Extending chords across the fretboard


TIME TO COMPLETE: 15 minutes

WHAT YOU NEED: 50 Essential Chords Pack

SKILL LEVEL: Intermediate


The next step past open chords

If you have memorized all chords from the 50 Essential Chords Pack, you’re probably wondering what to do next. While you can learn barre chords, there is another option many players fail to consider. Learning how to find chord shapes all over the neck is a valuable skill and it will take your playing up a whole level. Knowing ten different ways you can play A minor or C Major will make a big difference to your chord vocabulary and ability to jam. This lesson will teach you how to find new chord shapes using the chords you already know.

Extending the chord

When you look at your flash card (in this example we will use C Major), you will notice that the chord contains three notes: C, E & G. Although a couple of the notes are repeated across the strings, the chord only uses those three notes. This means if you can find a new position on your fretboard that uses C, E & G, then the chord will still be C Major (note: a chord with three notes is called a triad). Have a look at the fretboard diagram below and see if you can find a position that allows you to play C, E & G all together.

Fretboard Diagram

Once you find a position, try to play the chord. For this exercise it doesn’t matter if the notes aren’t in order (lowest to highest – C E G) as the chord will still be C Major if all three are played. If you have trouble finding a position on the fretboard, the diagram below shows you all the positions of C, E & G.

C Major Fretboard Diagram

Now you should start to see plenty of positions where you can place your hand to play a new chord shape. Try to write down all the chord shapes you can physically play. The sheet music below shows a few potential positions.

C Major chord positions

Extending other chords

The easiest chords to extend across the fretboard are simple three note chords such as Minor, Major, sus2 & sus4. But there’s no reason why you can’t extend other chords across the neck. Let’s look at Cmaj7.

Cmaj7 uses the notes C, E, G & B which is almost the same as C Major. Adding in the B to the chord positions you found earlier changes the chord to Cmaj7. Once you understand this principle, you will find it easy to come up with interesting sounding chords in new positions. The diagram below displays all the positions of C, E, G & B. See how many chord positions you can find.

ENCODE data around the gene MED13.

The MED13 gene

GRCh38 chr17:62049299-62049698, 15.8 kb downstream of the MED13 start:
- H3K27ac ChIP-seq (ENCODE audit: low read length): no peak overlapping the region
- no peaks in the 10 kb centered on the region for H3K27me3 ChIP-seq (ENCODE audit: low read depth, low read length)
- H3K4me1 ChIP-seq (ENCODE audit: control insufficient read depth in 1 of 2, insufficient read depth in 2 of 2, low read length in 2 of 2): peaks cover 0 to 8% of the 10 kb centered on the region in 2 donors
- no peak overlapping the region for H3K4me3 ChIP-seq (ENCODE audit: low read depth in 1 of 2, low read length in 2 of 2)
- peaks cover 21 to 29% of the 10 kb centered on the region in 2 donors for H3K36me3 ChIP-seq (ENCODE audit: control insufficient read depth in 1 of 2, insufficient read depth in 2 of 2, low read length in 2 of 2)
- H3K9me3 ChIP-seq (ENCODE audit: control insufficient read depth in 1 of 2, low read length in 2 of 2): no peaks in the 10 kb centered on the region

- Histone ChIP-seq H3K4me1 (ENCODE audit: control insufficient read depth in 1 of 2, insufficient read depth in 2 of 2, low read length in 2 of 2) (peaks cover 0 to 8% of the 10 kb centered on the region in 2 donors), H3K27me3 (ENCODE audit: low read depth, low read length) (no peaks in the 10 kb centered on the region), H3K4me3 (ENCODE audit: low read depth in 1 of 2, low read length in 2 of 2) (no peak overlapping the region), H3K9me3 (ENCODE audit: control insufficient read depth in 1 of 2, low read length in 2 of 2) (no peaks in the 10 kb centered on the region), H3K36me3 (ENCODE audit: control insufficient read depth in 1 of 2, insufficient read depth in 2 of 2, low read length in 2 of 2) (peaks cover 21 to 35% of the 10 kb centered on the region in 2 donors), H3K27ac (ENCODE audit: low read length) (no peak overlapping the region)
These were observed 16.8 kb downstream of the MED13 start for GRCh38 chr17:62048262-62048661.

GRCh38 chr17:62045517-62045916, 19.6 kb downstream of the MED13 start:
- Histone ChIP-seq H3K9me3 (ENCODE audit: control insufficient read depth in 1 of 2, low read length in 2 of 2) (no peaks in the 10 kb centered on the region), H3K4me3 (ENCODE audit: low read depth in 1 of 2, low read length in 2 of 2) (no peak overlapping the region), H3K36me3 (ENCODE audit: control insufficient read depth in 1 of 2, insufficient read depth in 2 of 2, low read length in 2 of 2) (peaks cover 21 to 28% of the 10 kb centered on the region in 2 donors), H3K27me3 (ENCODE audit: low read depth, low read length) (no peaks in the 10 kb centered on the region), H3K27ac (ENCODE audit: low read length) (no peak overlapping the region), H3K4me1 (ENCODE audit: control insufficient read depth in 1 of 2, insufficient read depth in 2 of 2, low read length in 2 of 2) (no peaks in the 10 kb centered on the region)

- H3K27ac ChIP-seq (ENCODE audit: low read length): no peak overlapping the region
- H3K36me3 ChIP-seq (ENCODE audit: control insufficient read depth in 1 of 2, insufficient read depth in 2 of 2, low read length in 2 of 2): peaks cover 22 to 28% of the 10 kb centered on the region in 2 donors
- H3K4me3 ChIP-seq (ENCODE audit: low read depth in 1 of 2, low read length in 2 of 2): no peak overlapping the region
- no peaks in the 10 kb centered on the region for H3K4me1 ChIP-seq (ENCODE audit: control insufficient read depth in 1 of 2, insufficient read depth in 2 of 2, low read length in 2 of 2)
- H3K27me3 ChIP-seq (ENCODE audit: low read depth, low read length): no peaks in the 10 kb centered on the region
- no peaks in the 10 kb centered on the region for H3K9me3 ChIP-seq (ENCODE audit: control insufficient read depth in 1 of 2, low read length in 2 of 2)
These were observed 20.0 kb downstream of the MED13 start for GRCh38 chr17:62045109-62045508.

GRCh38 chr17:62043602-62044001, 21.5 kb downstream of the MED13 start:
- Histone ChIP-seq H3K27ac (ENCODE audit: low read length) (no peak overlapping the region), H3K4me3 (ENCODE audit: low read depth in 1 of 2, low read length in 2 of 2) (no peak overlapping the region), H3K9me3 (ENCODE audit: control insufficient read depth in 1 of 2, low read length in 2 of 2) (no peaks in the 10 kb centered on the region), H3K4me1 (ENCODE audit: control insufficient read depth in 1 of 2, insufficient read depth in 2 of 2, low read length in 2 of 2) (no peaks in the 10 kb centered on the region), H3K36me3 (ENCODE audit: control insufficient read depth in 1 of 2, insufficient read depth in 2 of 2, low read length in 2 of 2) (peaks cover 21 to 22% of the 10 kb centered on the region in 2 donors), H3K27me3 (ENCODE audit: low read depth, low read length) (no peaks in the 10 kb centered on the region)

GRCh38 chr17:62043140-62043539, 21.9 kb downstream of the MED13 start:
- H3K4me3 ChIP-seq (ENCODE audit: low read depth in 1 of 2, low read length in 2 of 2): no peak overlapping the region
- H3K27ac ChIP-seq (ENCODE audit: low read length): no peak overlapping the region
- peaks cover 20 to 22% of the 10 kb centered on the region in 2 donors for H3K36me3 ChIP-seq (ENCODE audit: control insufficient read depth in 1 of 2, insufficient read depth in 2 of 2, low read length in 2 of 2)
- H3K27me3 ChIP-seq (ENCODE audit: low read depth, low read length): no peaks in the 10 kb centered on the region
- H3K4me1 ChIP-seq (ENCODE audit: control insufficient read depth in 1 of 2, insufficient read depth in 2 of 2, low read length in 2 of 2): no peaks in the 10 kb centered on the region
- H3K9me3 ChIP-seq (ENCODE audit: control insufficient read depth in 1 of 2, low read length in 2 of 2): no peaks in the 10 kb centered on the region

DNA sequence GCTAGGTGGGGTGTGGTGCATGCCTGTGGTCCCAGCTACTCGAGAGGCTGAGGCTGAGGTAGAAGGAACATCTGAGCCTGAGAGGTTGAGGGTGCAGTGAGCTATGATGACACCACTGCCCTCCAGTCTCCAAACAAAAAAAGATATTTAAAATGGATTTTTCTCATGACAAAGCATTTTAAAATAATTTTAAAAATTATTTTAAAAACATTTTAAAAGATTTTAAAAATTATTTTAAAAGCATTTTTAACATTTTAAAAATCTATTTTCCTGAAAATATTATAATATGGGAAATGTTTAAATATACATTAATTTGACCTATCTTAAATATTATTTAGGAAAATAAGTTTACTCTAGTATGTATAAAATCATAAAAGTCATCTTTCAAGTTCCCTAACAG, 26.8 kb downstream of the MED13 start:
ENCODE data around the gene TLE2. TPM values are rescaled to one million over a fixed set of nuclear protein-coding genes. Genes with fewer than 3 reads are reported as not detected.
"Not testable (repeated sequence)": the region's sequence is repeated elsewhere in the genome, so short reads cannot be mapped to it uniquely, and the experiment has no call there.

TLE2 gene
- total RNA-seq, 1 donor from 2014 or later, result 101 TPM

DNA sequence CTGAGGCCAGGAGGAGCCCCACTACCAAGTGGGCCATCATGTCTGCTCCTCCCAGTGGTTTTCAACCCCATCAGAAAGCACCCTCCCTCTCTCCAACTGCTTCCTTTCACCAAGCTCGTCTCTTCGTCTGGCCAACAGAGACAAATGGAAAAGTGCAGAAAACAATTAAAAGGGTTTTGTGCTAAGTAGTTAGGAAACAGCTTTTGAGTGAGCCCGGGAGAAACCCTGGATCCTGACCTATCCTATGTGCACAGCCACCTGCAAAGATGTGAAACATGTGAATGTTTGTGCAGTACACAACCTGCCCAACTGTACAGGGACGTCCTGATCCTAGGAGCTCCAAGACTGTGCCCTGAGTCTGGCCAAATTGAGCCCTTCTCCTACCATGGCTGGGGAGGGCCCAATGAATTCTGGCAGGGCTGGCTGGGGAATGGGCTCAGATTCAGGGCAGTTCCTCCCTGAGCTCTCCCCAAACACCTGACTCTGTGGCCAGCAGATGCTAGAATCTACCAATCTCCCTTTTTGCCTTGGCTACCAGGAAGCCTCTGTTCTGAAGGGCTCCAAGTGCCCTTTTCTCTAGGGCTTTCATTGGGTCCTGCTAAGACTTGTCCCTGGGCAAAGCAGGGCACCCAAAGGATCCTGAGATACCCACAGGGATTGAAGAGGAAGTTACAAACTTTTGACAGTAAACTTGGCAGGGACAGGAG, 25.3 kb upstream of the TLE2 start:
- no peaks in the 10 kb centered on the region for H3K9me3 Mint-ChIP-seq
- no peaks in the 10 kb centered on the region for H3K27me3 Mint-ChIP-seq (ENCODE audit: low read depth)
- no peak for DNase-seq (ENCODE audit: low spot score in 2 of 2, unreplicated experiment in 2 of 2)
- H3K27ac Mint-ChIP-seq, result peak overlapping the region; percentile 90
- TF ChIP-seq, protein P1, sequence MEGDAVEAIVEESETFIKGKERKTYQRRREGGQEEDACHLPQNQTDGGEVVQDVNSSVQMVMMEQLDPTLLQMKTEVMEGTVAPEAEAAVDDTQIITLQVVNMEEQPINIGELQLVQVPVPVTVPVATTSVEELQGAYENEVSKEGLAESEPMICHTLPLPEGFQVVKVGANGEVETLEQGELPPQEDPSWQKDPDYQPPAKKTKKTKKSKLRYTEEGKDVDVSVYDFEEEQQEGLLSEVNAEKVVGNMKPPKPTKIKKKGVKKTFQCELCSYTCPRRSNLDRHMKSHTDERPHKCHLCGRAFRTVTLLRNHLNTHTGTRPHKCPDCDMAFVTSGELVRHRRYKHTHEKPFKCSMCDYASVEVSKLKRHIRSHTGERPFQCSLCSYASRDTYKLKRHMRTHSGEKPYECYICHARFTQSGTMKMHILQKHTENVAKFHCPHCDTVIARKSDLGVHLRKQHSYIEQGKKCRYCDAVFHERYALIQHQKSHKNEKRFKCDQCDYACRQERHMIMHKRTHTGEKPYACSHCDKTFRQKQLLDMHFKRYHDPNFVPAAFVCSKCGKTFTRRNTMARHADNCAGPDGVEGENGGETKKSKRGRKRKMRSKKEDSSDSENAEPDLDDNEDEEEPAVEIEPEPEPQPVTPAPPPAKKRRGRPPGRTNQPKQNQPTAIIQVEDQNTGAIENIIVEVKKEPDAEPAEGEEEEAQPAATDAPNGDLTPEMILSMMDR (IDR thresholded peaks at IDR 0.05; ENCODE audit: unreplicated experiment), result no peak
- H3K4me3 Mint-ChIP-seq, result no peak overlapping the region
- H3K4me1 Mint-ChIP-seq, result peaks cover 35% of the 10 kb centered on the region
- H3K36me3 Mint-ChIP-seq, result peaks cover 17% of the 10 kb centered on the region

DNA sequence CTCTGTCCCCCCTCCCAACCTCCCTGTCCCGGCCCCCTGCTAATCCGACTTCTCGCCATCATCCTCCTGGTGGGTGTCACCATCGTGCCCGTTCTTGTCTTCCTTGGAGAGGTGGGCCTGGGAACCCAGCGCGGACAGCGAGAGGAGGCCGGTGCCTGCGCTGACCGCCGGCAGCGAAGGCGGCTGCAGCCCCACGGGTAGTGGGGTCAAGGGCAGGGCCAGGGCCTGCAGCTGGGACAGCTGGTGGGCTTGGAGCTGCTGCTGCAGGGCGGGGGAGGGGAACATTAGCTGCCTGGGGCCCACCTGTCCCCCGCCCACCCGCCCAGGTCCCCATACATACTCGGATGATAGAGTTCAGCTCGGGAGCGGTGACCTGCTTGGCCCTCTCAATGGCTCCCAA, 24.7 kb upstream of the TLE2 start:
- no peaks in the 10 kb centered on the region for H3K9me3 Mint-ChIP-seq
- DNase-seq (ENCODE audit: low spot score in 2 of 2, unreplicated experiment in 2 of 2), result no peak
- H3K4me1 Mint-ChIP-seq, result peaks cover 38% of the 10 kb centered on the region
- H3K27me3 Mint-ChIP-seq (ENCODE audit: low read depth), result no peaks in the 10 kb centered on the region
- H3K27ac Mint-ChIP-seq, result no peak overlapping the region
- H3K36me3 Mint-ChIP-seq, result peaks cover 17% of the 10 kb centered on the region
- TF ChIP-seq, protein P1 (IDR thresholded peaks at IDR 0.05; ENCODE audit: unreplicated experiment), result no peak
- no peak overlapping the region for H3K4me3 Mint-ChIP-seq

Cmaj7 fretboard diagram

Don’t worry if you can’t find as many as you could before. This is because it will be harder to find positions where you can comfortably play four notes at once. You must have all four notes for the chord to still be Cmaj7. The sheet music below shows a few positions you can play Cmaj7.

Cmaj7 chord positions

How this skill can help you

Being able to find new chord positions for chords you already know gives you new alternatives over the plain sounding open chords. If you find that you have trouble coming up with interesting sounding progressions, being able to find new chord combinations will open up your playing. This skill will also help your improvising as it will help you get familiar with the positions of chords across the neck. The examples above only looked at the fretboard up to the 12th fret so keep in mind that you can continue to find new shapes above the 12th fret.

Exercises to try

The best way to develop this skill is to use the 50 Essential Chords Pack, as you will have 50 chords you can find new positions for – which is more than enough! But if you haven’t got a pack yet, try the below chords to get started now.

Gsus2: G, A, D

Fmaj7: F, A, C, E

Fm: F, G#, C